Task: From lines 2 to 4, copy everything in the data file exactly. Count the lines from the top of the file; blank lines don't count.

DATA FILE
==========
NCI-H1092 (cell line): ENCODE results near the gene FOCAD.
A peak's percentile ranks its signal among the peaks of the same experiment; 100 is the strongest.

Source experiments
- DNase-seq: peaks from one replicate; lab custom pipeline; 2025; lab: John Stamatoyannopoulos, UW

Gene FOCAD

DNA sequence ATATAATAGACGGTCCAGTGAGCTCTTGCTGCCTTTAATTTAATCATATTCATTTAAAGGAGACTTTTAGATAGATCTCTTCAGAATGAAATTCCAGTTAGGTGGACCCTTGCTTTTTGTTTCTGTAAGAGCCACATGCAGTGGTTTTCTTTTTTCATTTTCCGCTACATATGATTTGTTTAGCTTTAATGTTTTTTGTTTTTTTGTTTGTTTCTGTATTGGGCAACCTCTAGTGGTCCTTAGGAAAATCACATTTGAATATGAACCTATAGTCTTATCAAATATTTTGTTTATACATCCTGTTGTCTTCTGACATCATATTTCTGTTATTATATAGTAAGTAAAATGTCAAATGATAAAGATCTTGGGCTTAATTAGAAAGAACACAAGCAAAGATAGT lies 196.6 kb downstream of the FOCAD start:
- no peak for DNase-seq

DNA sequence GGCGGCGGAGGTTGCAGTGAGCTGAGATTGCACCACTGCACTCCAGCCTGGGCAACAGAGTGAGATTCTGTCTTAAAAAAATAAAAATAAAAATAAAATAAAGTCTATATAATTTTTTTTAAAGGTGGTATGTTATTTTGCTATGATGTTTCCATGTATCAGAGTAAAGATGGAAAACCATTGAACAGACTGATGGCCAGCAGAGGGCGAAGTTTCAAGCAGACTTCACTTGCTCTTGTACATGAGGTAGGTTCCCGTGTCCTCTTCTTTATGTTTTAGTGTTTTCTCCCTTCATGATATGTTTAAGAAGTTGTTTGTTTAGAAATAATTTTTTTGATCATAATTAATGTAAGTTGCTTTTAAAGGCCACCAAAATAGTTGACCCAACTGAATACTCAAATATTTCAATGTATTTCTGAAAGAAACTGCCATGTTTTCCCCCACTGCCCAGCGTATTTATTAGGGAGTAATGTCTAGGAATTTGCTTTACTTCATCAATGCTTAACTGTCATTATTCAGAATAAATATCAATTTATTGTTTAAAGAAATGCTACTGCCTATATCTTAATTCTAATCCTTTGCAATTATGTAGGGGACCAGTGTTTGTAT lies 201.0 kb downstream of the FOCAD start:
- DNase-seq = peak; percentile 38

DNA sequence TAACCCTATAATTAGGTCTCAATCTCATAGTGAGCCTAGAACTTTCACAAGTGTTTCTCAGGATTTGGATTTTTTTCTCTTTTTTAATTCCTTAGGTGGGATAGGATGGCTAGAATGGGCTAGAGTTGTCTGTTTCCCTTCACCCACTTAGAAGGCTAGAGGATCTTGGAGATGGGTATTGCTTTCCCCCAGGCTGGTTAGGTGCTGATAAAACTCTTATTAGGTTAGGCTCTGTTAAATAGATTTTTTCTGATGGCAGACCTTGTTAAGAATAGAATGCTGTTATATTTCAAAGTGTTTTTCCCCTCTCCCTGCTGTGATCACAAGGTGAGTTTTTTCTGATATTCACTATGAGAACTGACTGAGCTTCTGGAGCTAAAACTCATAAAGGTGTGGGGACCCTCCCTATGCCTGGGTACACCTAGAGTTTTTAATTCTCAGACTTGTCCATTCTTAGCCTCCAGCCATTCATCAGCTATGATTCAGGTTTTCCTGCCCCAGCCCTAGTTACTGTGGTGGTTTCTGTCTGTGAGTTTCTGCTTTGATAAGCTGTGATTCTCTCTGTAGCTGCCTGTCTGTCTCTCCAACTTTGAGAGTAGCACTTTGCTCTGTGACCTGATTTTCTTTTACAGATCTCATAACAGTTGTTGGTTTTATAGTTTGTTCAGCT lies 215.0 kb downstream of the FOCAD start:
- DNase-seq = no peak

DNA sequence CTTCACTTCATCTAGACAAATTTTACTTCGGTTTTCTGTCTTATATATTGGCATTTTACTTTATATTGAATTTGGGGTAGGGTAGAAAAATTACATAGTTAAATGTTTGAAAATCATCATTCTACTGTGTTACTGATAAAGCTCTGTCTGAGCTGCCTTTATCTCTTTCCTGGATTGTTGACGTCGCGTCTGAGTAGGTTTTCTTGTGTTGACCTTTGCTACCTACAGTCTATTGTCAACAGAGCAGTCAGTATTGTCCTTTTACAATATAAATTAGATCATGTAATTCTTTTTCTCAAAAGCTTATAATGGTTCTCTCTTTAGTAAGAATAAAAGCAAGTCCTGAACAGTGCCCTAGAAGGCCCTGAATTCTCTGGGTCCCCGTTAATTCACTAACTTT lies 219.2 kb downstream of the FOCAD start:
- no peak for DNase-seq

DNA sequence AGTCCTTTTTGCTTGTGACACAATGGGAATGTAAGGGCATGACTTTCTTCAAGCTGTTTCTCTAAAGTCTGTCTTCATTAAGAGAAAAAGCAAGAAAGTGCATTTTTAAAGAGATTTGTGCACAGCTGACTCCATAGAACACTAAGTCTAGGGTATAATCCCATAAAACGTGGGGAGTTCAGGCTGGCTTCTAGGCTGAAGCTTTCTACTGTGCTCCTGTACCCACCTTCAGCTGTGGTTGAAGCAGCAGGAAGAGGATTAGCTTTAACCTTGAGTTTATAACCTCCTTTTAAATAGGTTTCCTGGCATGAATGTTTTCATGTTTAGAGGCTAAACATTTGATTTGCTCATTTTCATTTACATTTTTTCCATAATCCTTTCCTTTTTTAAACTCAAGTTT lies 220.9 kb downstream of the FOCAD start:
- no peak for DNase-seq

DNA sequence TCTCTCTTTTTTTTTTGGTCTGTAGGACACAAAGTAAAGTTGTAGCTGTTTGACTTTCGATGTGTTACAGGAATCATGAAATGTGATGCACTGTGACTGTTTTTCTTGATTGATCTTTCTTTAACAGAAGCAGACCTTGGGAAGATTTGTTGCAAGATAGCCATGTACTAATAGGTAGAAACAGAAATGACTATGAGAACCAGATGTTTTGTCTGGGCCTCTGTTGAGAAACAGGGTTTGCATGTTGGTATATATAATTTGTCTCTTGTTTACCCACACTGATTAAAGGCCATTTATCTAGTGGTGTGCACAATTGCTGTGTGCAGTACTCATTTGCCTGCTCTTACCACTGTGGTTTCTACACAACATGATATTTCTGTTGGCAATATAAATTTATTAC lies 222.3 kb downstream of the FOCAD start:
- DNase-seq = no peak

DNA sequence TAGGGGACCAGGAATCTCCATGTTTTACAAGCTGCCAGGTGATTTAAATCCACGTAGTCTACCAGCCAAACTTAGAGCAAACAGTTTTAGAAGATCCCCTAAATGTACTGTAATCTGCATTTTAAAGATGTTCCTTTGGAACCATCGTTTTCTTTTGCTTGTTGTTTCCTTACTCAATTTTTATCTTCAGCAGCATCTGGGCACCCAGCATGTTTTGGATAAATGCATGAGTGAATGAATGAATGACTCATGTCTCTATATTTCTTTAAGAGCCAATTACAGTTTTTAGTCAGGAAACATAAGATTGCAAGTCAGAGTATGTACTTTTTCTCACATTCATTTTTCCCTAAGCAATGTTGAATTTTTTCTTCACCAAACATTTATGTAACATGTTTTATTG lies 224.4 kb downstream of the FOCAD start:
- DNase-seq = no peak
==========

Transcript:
A peak's percentile ranks its signal among the peaks of the same experiment; 100 is the strongest.

Source experiments
- DNase-seq: peaks from one replicate; lab custom pipeline; 2025; lab: John Stamatoyannopoulos, UW